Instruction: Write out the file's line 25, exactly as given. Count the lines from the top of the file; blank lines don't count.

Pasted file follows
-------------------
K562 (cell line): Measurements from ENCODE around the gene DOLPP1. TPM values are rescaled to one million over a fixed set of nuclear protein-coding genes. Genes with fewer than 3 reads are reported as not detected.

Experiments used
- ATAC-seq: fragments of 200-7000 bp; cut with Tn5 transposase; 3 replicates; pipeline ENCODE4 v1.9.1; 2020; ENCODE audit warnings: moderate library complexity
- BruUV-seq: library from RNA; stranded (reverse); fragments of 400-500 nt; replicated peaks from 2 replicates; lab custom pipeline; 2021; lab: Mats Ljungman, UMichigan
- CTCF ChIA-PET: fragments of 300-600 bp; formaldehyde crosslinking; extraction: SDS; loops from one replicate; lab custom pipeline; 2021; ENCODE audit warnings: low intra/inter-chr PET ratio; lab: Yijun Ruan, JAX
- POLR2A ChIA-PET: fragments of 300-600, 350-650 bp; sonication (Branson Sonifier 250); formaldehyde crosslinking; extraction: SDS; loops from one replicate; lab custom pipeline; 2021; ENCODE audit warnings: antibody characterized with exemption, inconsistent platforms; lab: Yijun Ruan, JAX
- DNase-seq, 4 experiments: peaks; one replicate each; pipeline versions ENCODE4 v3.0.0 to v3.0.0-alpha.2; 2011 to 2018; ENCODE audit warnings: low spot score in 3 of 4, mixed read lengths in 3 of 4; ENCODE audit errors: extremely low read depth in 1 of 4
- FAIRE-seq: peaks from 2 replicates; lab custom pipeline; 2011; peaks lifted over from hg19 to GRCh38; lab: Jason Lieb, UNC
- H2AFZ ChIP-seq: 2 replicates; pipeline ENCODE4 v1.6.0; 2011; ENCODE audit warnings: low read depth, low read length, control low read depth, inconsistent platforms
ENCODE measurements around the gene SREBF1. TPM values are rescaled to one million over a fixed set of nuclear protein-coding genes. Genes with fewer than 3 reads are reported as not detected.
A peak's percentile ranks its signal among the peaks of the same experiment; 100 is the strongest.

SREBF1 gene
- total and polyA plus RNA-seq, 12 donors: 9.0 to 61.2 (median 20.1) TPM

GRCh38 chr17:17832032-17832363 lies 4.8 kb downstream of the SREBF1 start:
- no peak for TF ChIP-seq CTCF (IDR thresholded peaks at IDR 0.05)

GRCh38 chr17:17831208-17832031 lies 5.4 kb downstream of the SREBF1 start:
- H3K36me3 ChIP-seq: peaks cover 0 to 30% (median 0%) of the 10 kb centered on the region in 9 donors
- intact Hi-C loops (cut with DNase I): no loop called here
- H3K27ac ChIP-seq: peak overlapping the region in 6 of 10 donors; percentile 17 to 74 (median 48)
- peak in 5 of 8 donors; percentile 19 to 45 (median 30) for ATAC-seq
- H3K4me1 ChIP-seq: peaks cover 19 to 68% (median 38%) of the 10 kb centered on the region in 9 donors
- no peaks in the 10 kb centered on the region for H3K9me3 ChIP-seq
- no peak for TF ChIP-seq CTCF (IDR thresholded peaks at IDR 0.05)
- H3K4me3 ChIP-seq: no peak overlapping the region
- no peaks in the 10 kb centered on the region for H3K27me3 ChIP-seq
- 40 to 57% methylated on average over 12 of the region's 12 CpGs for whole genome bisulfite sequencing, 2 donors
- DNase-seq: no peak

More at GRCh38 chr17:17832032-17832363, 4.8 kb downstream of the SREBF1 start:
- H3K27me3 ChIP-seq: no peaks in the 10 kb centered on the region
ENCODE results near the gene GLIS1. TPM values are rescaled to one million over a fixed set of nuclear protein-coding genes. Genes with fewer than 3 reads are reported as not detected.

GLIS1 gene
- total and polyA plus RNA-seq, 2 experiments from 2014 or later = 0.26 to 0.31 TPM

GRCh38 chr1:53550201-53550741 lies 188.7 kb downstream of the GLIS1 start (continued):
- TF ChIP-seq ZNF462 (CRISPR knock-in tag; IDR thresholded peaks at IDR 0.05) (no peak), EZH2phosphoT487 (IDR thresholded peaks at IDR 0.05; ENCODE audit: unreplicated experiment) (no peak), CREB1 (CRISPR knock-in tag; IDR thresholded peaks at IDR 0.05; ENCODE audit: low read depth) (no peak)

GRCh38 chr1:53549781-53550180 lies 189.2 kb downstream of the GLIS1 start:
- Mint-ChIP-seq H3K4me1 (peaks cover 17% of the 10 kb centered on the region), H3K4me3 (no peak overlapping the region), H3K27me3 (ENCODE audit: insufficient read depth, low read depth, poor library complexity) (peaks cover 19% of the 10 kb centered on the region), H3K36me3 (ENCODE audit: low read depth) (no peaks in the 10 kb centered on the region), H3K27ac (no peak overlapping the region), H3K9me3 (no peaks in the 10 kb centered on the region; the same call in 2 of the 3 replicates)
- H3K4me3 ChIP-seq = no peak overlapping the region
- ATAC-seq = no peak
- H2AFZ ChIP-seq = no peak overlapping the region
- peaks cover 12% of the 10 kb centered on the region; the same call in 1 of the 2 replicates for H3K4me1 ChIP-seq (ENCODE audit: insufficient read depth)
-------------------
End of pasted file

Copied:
- no peaks in the 10 kb centered on the region for H3K27me3 ChIP-seq